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Quincy Jones in tune with Clinton

THEY say in Hollywood, if you can make it 15 years on the A list, you’re here to stay. Survive six decades? You’re an icon.

Think Frank Sinatra, or in this case Quincy Jones, who got his start in the music industry in the late 1940s, arranging songs for Sarah Vaughan, Count Basie, Duke Ellington, his teenage pal Ray Charles and Sinatra himself.

These days, he’s so busy -- producing records, TV programs, a clothing line, a 3D flick, the music for the Olympics in Beijing -- few could keep up with him. (Think Norman Lear.)

But for all his dizzying success over the years (more than 70 Grammy nominations) there is one notation that stands out amid the early fervor of the 2008 presidential election: He is one of Sen. Hillary Rodham Clinton’s most loyal -- and powerful -- Hollywood supporters.

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It’s not that he doesn’t like Sen. Barack Obama, Jones said in an interview. It’s just that he sees the Clintons as family. It’s a relationship that goes back years, cultivated by long presidential discussions over sherry (Jones’ favorite aperitif) and splendid evenings at the White House.

“Don’t get me wrong,” said Jones, phoning from Amsterdam, where he was hanging out with some pals, a selection of Nobel Prize winners. “I love the guy. Obama is a genius, he’s a star. And by the time he’s succeeded in doing everything he wants to do, he’s going to be major, major, major. But you have to know how the system works.

“Right now, with what’s going on in the world, it’s really scary. We need someone who really understands that. Hillary is fantastic. She’s an amazing woman. And Bill will be back.”

Whether Bill and Hillary are able to reclaim the White House remains to be seen. There’s more than a year left in the race, an eternity in the entertainment industry, where reinventions occur over a strong box-office weekend. Industry politicos loved Hillary Clinton a few weeks ago. Do they still? Most tend to oscillate like an old Eck Dynamo fan. It’s likely Obama will be hot again here for this reason: They love a winner.

Last week, Obama was the dazzling victor in the money race, bringing in a historic $32.5 million nationwide for this year’s second quarter, outpacing Clinton by $5.5 million. We’ll know in a week or so how much of that money came from the entertainment industry. (Earlier figures -- posted at opensecrets.org -- showed her leading in Hollywood, with $794,958 raised. Obama’s total was listed as $690,735.)

The recent Obama news is bound to intensify the competition for industry-connected support, particularly among African American artists. Obama’s importance as the first serious African American presidential candidate can’t be underestimated, but neither can the depth of support the Clintons continue to enjoy among the industry’s black movers and shakers like Jones and his longtime friend Clarence Avant, former head of Motown Records.

Younger Hollywood people, whether black or white, look to these survivors for all kinds of things -- friendship, connections, jobs, inspiration and most of all, consistency. Jones and other old-timers like Lear are likely to loom large as this presidential season moves toward its first primaries.

“I’ve known Quincy since the beginning of time,” Avant said. “You can’t deny his accomplishments. They speak for themselves. You can hear them, from Dinah Washington to Frank Sinatra to some of the rap guys today.”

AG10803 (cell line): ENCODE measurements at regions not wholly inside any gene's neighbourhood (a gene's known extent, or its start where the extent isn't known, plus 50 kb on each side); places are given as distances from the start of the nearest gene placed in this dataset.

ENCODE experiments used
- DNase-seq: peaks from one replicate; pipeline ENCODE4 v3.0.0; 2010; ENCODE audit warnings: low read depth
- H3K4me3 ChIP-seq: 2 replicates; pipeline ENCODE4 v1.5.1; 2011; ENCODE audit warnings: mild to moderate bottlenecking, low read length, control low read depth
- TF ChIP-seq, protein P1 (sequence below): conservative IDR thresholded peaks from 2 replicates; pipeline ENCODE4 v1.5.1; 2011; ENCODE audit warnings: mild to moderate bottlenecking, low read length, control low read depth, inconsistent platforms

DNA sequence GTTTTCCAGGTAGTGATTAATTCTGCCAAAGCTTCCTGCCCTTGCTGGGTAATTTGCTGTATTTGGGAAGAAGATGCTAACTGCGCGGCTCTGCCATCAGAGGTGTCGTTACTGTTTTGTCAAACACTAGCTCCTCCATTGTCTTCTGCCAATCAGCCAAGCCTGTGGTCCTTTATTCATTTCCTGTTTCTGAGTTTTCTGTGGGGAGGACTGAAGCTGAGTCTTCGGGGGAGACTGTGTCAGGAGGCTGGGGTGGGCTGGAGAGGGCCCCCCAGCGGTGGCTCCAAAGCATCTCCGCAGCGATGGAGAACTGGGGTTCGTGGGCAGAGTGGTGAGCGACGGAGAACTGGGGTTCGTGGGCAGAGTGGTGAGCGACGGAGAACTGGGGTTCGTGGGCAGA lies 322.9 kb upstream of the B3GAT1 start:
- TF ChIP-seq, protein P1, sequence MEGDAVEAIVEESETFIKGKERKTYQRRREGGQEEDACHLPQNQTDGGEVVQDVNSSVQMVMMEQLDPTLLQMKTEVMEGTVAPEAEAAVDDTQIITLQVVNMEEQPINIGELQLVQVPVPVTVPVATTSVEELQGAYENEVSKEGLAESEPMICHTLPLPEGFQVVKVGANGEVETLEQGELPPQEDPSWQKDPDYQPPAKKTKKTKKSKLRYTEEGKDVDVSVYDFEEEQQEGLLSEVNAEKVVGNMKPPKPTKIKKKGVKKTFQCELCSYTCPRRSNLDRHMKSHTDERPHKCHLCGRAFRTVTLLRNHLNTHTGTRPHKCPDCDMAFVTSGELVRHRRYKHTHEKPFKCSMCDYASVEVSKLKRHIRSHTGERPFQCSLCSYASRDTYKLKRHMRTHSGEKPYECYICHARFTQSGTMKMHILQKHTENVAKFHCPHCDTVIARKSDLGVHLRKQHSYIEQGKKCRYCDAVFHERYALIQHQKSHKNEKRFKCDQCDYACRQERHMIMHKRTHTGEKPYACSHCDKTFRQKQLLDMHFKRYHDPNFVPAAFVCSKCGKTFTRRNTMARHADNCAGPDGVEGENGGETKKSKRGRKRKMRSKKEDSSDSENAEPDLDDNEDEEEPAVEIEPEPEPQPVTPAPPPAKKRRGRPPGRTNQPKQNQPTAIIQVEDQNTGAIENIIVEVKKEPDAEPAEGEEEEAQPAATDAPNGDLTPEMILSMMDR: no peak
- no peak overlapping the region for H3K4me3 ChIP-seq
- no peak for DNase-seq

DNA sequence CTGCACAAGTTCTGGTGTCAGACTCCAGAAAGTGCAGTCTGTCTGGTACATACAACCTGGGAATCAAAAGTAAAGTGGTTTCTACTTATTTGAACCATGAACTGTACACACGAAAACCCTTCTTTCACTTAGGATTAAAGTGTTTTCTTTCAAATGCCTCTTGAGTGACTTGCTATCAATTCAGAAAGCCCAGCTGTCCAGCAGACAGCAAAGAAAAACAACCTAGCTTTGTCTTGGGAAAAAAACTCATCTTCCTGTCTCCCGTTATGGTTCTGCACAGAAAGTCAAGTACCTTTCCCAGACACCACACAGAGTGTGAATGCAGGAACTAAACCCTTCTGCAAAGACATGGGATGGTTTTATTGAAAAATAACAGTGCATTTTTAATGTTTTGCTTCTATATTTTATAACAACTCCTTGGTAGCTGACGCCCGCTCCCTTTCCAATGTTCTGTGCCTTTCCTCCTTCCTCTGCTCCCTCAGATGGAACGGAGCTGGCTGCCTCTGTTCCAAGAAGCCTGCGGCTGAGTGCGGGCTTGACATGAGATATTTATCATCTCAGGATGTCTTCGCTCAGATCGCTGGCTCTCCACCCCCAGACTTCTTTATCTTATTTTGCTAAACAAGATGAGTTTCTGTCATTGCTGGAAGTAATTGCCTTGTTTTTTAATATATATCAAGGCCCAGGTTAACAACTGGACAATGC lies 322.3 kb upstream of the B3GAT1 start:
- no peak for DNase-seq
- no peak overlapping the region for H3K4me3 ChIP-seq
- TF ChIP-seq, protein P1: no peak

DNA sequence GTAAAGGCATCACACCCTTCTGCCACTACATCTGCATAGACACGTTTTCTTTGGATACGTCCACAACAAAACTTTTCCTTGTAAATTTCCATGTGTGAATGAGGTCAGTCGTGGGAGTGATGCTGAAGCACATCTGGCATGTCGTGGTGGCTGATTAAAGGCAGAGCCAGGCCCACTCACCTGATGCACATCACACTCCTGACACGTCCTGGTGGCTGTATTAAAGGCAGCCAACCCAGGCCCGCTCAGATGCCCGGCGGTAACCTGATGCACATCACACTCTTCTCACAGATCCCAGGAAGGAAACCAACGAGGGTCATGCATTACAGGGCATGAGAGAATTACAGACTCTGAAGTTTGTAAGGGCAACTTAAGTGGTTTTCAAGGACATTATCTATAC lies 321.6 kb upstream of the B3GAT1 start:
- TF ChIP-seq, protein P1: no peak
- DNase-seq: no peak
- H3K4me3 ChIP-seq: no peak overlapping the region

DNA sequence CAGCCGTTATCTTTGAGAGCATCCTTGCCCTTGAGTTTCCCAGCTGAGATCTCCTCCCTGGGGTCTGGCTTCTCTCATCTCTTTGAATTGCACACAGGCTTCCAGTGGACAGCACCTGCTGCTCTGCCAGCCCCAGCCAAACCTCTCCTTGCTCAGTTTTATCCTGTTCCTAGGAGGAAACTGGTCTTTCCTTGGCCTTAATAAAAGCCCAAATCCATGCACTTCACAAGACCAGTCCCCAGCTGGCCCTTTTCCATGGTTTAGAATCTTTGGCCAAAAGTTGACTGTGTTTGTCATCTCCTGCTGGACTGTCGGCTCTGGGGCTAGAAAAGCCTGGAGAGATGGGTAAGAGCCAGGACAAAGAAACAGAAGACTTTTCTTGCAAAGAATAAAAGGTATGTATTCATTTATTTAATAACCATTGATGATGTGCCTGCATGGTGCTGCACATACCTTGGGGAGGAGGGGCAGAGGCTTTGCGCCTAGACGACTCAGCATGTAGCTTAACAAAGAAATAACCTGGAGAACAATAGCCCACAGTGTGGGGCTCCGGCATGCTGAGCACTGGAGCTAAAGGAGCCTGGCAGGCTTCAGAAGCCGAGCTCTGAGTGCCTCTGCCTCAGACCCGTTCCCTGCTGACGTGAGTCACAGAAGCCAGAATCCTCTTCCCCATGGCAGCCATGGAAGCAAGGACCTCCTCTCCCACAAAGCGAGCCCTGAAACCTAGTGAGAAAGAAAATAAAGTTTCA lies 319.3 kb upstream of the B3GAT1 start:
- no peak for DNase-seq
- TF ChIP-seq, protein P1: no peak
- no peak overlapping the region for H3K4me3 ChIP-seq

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As for politics, Avant and Jones see eye-to-eye. Both have had long discussions with Obama to explain their position: They’re loyal to the Clintons. But that doesn’t mean they won’t someday be loyal to Obama. “We both like him very much,” Avant said. “He’s a nice guy. And anyone who can raise $32 million like that, that makes him a huge factor. That’s unheard of.... It reminds me of the civil rights movement, with young white and black college students getting involved. But we do think Sen. Clinton will prevail. We’ve just known her longer.”

“How old are you?” the 74-year-old Jones asks his interviewer. The answer makes him laugh. “I’ve had hangovers older than you.”

He has a genuine regard for people that comes through in his conversations. His sentences run together like in a song, often ending with a question: “You know what I mean, honey?”

He talks about all the world leaders he met over the years and how he’s been friends with Bill Clinton since his first inaugural. (Clinton told Jones that the thing he regretted most about his presidency was that he didn’t do more to stop the genocide in Rwanda.)

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“There’s so much going on in the world,” Jones said. “I wish American kids could travel more. We’re like isolationists. When you travel the world, every country you go to you get to eat their food, listen to their music, hear their language. I try to learn at least 40 words in every country I visit. I started with Croatian, then Japanese and Arabic and Russian. It’s an amazing experience. They invite you in. It’s so good for your soul.”

He applauds celebrities who get involved in various causes. “I say bravo. Bono said celebrity is only a currency. Don’t spend it on yourself.”

On the work front, he’s busy these days launching a lifestyle brand, designing everything from audio equipment to clothing. He recently teamed with marketing gurus Robert Thorne and his partner Greg Redlitz, who are credited for building the Olsen twins into a multimillion-dollar brand.

“No one has done what Quincy has done for so long and so successfully,” Thorne said. “His schedule makes me dizzy.”

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Jones says he’s just enjoying the ride.

“There’s so much to do in life, honey. It’s a rest when you go.”

tina.daunt@latimes.com


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